Hey everyone! Today in this installment of reviews of Classic Vocaloid Works we’re gonna focus on the debut release of a very popular Vocaloid composer/producer, cosMo. I was, of course, drawn to this particular fellow due to the track “The Disappearance of Hatsune Miku” which I thought just contained all the elements of a real scorcher: a heart-wrenching ‘tale’, bpm’s to blow your brains out, and shapeshifting melodies and arrangments – the most notable being a single-note melody delivered at RAPID FIRE by Miku, at the beginning no less! I had to check out more. I noticed he had quite a few out there, but I decided that ∞ – InfinitY-, which contains the aforementioned track among other equally scorching numbers, was the one to speak about! Away we go…
“0 -Birth-” leads off the LP in glorious fashion, letting you in easy, but still letting you in on where he’s going with all this. The timbres may be decidedly easy on the ear, complete with billowy production, gorgeous piano plucks and drums placed squarely in the back, but the pace is breakneck. I love the Vocaloid usage on this track. It’s particularly effective against the panic-attack-pace, with reverb-a-plenty and texture galore added to the tense syllabic near-rapping of Miku: EXACTLY what I love. Also notable about this track are just the fantastically wild chord changes. For an intro track, cosMo decided to let the freak flag fly and I’m glad he did.
A march on a full pot of coffee, “Utahako -VOCALOID BOX-” teases the ears with microbeats, insidious cowbell, and yet again, a melody that is completely bonkers yet so easy to digest you swear you’ve heard it before. The popping snare is a nice touch too — shoots through the head like a bullet. Lovely!
“Den nou Suriku . kai -REVENGE-” is just a rock song. It’s a rock song. An awesome. Badass. Rock. Song. With flittering cabasa. It’s got that same whiplash pace as the first two, but the beauty of what cosmo does is managing to do the ‘fast thing’ with enough variance in each song that it never could be called yawn-worthy. Prime example here.
Now to these ears, hearing the very original version of “The Disappearance of Hatsune Miku” is a real treat. Sure, it’s less ‘tech’ than later recorded versions, but so are the rest of the songs on the LP — so we’ve got a fit with a famous track in the album context! This version has a bit more 80’s-feel synths in the mix and a less-bombastic production, but more subtlety in all respects makes for a much more interesting and poignant listen. The drum parts are just pure metal as well (don’t EVEN get me started on the last bars).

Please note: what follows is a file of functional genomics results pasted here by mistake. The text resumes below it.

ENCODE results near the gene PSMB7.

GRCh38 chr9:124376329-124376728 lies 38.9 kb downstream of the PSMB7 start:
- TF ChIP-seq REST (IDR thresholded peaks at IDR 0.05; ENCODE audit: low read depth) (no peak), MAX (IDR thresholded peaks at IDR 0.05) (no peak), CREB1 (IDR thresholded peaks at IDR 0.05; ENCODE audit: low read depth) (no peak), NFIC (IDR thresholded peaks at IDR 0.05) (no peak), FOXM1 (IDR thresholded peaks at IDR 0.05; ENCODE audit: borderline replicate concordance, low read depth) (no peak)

A carnival-in-purgatory is what we hear on the next track, “Hatsune Miku no Shuuen -WORST END-“. Personally, I’m a BIG fan of this track. Can anyone say dissonance? And that GNARLY guitar solo in the middle! These usually strange elements, of course, cosmo makes totally ear-friendly. There’s a reason I haven’t ‘dug in’ to the way Vocaloid is used over these last few songs: there’s not particularly any huge vocal production on any of these, but far from “a slouch” still.
“Infinity -TRUE END-” is, however, vocally and musically, truly mind-shattering. It’s got That CosMo Pace, but with the most beautiful, fragile, yet completely tense and anxious melody and EXPERT (did I say EXPERT? Yes.) Vocaloid work. The harmonies are GLORIOUS: one second beautifully consonant, the next tantalizingly dissonant. Those harmonies spiral upward during the duration of the song, finally culminating in what sounds to me like close 5ths. Awesome.
Take a breather, folks. “Tokihako -LOST BOX-” just fools anyone thinking at this point that cosMo is a one-tempo pony. We get a nice, easy, not-so-intensive pop track (cool!) that despite being a bit run-of-the-mill for Vocaloid fare serves its purpose as ‘ginger’ well.
The penultimate track of the EP continues in the self-referential legacy of Miku. “Hatsune Miku no Bousou -OVER DRIVE-” takes the themes of “The Disappearance” and places them in just a bit of a different context: however it’s done so greatly when I first heard it, I really thought it was its very own thing until I then listened closely. Not only does Miku deliver her wind tunneled syllables, but also a rap that cosmo has to be commended for. GREAT. SOUNDING. RAP. To do with the Vocaloid interface, this is HARD, folks.
Capping off this gem of a debut release is the “I’ve-Taken-10-Five-Hour-Energy-Shots-and-Lived” track “Mahoushoujo Rajikarupeinto -VOCALOID MANIAX-“. It’s just that. Vocaloid mania. Easily the most frenetic, fast-paced, tear-your-skin-off track on the album, even though there are flourishes like very clear xylophone cuteness at times. Miku is so intense: close harmonies galore. By the end, it’s clear. cosMo has a mission, and he’s stating it. Let’s. Get. To. Business. (…ok!)
I was very surprised by the sheer professionalism of this very early Vocaloid release (2008, clocking in at EIGHT years old!!!) despite its obviously homebred origins and how its legacy has lived on through its maniacal songs. If you don’t know cosMo, or just know “The Disappearance”, or indeed DO know of him but somehow have passed this one over, GET. THIS. RIGHT. NOW. Don’t walk, run.
∞ – InfinitY- is Vocaloid Supreme.